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Infernal by F. Paul Wilson
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Showing 1-5 of 10 (next | show all)
Probably closer to a 3.5. This was my least favorite Repairman Jack book. I simply could not stand the brother. It sucked the life out of the whole book for me. ( )
  CSDaley | Mar 28, 2018 |
A later entry in the Repairman Jack series about Jack the vigilante-for-hire who fixes situations, not toasters. Grieving overt his father's loss, Jack agrees reluctantly to help his brother, Tom, a corrupt judge, retrieve hidden funds and disappear. But Tom also has his eye on something else that ups the stakes and threatens everything Jack holds dear. An interesting inner portrayal of the brother, the usual action-filled story with Jack's own oddball allies, and a nice ending. Repairman Jack is the best. By this time the supernatural element has grown in importance. This is my second reading of this book. Makes me want to reread some others, aside from the many-times=read The Keep and The Tomb which launched Jack's series, as well as the series-ender. ( )
  NickHowes | Oct 9, 2016 |
This is the most disjointed entry in the Repairman Jack series so far, almost certainly because of the self-imposed restrictions set in place by the author himself. All of Jack’s solo adventures (not counting the prequels) take place between his debut in The Tomb and the conclusion of the Adversary Cycle, Nightworld--written in 1984 and 1992, respectively. Infernal came out in 2005, with six more volumes to follow.

As usual, the story opens coldly realistic, as befitting an urban fix-it man and sometime avenger. It’s not long before the mystic and otherworldly elements come into play. There are problems, story wise, with both aspects of Jack’s world.

Almost immediately Jack’s father dies in a hail of terrorist bullets at New York’s La Guardia Airport. As Jack mourns he sets about finding those responsible. But the quest for vengeance is quickly set aside. The story turns out to be more about Jack’s brother, a sleazy Philadelphia judge whose past is about to land him permanently in jail. In using the supernatural as a means to escape his earthly woes, he promptly endangers Jack’s girlfriend and her daughter, the only two people left whom Jack loves.

The terrorist getting away virtually unscathed is the byproduct of telling a larger overreaching story, and they’ll probably be dealt with in a forthcoming book. Therein lay the point. The story’s problems are only problems to the uninitiated. Jack knows exactly where to find a particular “séance” that leads him to an ancient book with possible solutions, and this come off as very convenient. It also stretches credibility that Jack has seen this book before and knows exactly where to find it. But only in this particular novel. Again, there is a bigger picture. This has all been established in previous novels.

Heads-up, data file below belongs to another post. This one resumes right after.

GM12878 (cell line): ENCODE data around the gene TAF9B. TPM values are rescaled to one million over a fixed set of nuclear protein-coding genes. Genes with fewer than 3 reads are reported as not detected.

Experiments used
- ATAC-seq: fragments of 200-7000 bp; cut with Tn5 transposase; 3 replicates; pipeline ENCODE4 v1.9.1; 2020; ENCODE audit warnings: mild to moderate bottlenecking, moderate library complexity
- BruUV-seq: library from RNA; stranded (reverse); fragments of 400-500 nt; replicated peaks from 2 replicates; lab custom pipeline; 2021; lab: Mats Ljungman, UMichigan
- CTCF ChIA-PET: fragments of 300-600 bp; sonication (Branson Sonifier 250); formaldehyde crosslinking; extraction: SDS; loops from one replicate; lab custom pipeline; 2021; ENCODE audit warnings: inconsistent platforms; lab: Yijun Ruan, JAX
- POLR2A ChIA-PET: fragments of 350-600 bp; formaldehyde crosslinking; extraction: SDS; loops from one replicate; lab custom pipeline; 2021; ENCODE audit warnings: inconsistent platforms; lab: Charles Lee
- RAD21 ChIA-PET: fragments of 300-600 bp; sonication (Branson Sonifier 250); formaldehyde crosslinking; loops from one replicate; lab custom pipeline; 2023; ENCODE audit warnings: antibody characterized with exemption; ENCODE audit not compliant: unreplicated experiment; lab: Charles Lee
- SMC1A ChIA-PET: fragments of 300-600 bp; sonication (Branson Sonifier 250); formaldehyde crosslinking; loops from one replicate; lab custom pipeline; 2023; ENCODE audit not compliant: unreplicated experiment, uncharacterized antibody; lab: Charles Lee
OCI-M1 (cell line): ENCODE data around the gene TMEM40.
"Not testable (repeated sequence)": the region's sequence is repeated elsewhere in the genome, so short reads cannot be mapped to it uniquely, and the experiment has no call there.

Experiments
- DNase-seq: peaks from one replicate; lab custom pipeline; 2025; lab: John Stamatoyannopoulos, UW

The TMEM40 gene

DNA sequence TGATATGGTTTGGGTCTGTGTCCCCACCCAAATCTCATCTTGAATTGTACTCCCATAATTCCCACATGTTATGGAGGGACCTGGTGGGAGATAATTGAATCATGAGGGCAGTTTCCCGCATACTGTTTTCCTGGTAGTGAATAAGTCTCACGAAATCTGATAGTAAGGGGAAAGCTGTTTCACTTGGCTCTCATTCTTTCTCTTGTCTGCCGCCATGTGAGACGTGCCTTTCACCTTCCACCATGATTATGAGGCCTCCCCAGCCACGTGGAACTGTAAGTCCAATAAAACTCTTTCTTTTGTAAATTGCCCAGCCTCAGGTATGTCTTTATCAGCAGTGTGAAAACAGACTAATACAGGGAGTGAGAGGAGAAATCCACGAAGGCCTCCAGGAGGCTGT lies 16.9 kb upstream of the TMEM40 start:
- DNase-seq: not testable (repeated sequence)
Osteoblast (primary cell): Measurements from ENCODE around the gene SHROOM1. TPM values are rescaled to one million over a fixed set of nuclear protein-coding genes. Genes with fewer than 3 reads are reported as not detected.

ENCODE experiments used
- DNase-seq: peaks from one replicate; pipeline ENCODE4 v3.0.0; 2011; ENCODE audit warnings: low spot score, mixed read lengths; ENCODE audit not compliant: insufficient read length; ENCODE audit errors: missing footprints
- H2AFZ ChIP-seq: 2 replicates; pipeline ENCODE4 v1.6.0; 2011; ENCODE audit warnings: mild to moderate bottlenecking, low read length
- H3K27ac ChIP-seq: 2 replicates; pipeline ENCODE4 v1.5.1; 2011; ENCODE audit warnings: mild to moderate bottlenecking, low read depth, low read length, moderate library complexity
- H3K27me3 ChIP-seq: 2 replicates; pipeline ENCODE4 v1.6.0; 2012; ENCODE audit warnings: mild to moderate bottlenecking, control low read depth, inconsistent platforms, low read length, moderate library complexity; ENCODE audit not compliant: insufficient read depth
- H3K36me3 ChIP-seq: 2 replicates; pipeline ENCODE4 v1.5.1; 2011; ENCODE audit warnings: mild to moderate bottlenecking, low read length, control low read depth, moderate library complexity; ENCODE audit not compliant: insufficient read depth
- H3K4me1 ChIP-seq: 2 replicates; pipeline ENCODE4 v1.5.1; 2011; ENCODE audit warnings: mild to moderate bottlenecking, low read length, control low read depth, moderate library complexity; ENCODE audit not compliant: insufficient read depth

This is not the place to be dropped into Jack’s world. And I suspect this to be true of the rest of the novels going forward. So go back to the beginning. Repairman Jack is a fascinating character and Wilson is master storyteller. It’s still a trip worth taking. But in the proper order. ( )
  JohnWCuluris | Jun 20, 2016 |
This wasn't my favorite RJ book. I really hated Jack's brother and hated being in his head. His sudden change of heart at the end felt contrived. But it was nice to see the Kenton brothers again. ( )
  gypsycab79 | Jun 25, 2013 |
One of the weaker entries in the series. Jack's father is caught in a terrorist attack, and he reunites with brother Tom, a sleazy judge. Tom talks him into going to Bermuda to access a hopefully-secret account and winds up roping him into a quest for a mysterious shipwreck that hides an object much better forgotten forever. ( )
  readinggeek451 | Jun 11, 2009 |
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For Ethan, Hannah, Quinn, Daniel, Tess the future
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Jack checked his watch: 2:30.
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(Click to show. Warning: May contain spoilers.)
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Amazon.com Product Description (ISBN 0765351382, Mass Market Paperback)

The ninth Repairman Jack novel begins with a tragedy that throws Jack together with his brother Tom, a judge from Philadelphia. They've never been close and Jack, the career criminal, soon finds that he adheres to a higher ethical standard than his brother the judge.
Determined to get to know his brother better, Tom convinces Jack to go on a wild treasure hunt together. Armed only with a map pointing the way to a desolate wreck off the coast of Bermuda, the brothers come across something much stranger, and much more dangerous than mere treasure.

(retrieved from Amazon Thu, 12 Mar 2015 18:18:33 -0400)

(see all 2 descriptions)

Reunited with his distant brother after a mutual tragedy, Repairman Jack reluctantly joins his sibling on a treasure hunt off the coast of Bermuda and discovers an ancient artifact with bizarre and dangerous powers.

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